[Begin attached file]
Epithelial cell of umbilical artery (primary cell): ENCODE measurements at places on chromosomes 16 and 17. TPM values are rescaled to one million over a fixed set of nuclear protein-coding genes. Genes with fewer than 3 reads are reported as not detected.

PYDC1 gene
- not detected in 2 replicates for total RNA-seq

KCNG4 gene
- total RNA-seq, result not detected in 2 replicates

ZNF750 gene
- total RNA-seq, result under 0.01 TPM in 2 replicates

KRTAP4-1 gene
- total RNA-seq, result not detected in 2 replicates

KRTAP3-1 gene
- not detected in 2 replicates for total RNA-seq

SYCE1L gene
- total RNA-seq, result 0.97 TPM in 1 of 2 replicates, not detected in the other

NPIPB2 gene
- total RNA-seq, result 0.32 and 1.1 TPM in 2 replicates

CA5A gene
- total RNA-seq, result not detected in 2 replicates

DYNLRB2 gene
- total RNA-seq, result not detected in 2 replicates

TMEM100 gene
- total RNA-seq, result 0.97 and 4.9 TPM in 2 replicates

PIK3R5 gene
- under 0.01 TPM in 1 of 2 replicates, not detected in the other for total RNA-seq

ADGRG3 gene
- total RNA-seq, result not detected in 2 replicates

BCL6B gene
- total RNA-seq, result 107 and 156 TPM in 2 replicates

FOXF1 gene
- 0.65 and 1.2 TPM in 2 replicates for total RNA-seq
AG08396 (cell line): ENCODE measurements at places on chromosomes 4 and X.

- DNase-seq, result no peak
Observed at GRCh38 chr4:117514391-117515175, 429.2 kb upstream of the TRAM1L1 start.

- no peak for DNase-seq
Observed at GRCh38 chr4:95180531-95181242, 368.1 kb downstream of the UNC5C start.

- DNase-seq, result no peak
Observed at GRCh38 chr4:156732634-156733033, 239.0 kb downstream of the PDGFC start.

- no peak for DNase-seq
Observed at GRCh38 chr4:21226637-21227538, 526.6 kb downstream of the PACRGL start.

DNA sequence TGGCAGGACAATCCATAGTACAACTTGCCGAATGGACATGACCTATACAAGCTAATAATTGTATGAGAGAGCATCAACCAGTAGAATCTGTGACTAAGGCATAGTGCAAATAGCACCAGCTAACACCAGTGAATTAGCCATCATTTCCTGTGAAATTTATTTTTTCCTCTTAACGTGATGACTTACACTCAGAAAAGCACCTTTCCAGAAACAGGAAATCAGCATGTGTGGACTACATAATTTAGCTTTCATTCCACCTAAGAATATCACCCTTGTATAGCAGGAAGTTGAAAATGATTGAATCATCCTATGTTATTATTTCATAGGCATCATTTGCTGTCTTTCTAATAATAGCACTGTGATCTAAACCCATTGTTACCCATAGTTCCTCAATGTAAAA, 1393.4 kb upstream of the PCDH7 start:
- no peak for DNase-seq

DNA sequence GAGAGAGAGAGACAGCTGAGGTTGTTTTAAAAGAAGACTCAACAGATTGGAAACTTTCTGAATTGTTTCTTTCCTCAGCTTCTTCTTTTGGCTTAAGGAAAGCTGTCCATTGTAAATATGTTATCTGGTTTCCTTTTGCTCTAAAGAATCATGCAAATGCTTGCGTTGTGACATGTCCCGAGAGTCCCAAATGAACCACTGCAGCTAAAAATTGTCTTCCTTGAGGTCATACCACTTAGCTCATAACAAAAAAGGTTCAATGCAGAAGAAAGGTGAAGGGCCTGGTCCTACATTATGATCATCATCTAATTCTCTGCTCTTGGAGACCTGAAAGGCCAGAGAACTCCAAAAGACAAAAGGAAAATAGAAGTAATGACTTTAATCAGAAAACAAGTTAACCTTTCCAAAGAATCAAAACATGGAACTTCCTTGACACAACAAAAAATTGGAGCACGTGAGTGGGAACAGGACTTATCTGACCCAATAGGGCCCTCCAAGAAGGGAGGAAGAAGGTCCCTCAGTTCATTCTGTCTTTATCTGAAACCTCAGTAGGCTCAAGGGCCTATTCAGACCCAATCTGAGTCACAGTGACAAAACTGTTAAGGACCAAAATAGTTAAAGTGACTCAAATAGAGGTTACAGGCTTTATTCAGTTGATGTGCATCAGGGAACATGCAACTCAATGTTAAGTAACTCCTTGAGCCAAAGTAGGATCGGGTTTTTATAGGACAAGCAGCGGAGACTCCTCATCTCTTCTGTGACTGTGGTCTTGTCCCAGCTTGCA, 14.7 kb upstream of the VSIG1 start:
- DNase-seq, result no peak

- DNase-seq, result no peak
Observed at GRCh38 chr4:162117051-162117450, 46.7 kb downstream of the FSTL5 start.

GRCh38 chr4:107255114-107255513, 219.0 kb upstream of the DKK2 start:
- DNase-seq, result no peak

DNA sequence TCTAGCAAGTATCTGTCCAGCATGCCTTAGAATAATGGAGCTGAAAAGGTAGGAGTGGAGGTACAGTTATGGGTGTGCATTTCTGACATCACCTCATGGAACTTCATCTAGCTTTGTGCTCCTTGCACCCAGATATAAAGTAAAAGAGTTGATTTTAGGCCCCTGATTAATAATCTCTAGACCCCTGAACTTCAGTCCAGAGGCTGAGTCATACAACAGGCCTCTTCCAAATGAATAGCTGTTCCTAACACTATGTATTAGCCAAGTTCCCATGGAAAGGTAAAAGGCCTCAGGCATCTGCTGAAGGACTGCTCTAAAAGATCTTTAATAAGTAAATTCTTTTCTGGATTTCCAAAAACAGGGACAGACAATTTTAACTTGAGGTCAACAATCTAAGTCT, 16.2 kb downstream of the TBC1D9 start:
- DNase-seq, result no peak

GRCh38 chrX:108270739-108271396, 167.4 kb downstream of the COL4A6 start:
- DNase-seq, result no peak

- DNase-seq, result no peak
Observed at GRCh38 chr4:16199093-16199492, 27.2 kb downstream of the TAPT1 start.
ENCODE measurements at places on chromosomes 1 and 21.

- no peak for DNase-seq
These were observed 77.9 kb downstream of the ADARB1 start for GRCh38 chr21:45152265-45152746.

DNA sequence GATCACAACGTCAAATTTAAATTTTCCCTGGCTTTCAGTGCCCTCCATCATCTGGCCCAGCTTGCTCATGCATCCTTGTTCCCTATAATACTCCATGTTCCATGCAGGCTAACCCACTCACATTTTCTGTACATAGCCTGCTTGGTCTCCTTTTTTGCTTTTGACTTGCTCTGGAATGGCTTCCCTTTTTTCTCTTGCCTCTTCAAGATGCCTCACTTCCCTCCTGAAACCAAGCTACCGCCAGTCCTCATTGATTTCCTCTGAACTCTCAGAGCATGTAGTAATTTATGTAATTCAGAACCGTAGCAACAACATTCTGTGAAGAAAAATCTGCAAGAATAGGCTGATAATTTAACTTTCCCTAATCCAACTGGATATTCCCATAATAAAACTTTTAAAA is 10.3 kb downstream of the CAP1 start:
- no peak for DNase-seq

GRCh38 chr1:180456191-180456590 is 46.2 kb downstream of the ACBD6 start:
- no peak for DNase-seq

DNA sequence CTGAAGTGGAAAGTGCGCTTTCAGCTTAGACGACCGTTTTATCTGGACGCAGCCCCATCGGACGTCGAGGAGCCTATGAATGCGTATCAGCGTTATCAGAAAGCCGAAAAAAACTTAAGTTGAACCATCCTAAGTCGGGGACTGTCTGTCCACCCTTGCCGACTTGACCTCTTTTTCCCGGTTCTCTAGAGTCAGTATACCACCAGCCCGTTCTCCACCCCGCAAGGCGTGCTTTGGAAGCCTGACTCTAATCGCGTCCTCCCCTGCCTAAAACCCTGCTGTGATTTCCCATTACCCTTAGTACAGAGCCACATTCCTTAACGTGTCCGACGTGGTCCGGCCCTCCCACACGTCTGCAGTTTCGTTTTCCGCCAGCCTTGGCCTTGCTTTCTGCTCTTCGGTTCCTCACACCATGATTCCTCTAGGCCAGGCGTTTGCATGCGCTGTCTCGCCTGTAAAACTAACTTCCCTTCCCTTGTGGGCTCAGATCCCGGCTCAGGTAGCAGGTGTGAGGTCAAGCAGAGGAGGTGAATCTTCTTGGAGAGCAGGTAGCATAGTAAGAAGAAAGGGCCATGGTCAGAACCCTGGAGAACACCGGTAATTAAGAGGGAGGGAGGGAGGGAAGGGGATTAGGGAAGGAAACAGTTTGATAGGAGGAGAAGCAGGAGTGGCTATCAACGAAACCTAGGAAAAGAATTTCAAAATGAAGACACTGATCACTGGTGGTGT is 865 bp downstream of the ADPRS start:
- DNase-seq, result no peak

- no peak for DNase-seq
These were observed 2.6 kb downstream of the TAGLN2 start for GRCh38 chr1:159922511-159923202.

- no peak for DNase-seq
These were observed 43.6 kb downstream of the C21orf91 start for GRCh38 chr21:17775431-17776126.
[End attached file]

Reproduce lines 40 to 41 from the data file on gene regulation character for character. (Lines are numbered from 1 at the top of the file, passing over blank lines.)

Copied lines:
- no peak for DNase-seq

DNA sequence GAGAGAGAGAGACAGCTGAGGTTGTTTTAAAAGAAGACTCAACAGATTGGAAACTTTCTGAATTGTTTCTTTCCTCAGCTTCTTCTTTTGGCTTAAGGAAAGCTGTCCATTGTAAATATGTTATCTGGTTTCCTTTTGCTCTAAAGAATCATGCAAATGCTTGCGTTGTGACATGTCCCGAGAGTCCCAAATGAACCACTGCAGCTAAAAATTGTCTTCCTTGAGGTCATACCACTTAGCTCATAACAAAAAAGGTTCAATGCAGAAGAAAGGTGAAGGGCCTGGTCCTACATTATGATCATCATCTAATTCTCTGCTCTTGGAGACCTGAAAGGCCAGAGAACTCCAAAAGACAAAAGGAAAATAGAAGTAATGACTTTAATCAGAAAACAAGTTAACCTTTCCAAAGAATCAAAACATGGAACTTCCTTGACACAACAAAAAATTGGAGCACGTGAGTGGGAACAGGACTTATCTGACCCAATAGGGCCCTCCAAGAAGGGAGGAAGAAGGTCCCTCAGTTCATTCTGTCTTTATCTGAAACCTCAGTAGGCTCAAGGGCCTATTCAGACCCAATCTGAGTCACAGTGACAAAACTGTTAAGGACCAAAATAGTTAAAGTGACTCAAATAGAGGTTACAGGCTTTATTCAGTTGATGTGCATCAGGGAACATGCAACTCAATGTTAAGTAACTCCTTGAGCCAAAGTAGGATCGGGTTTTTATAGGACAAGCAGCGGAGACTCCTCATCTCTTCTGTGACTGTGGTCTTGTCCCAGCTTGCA, 14.7 kb upstream of the VSIG1 start: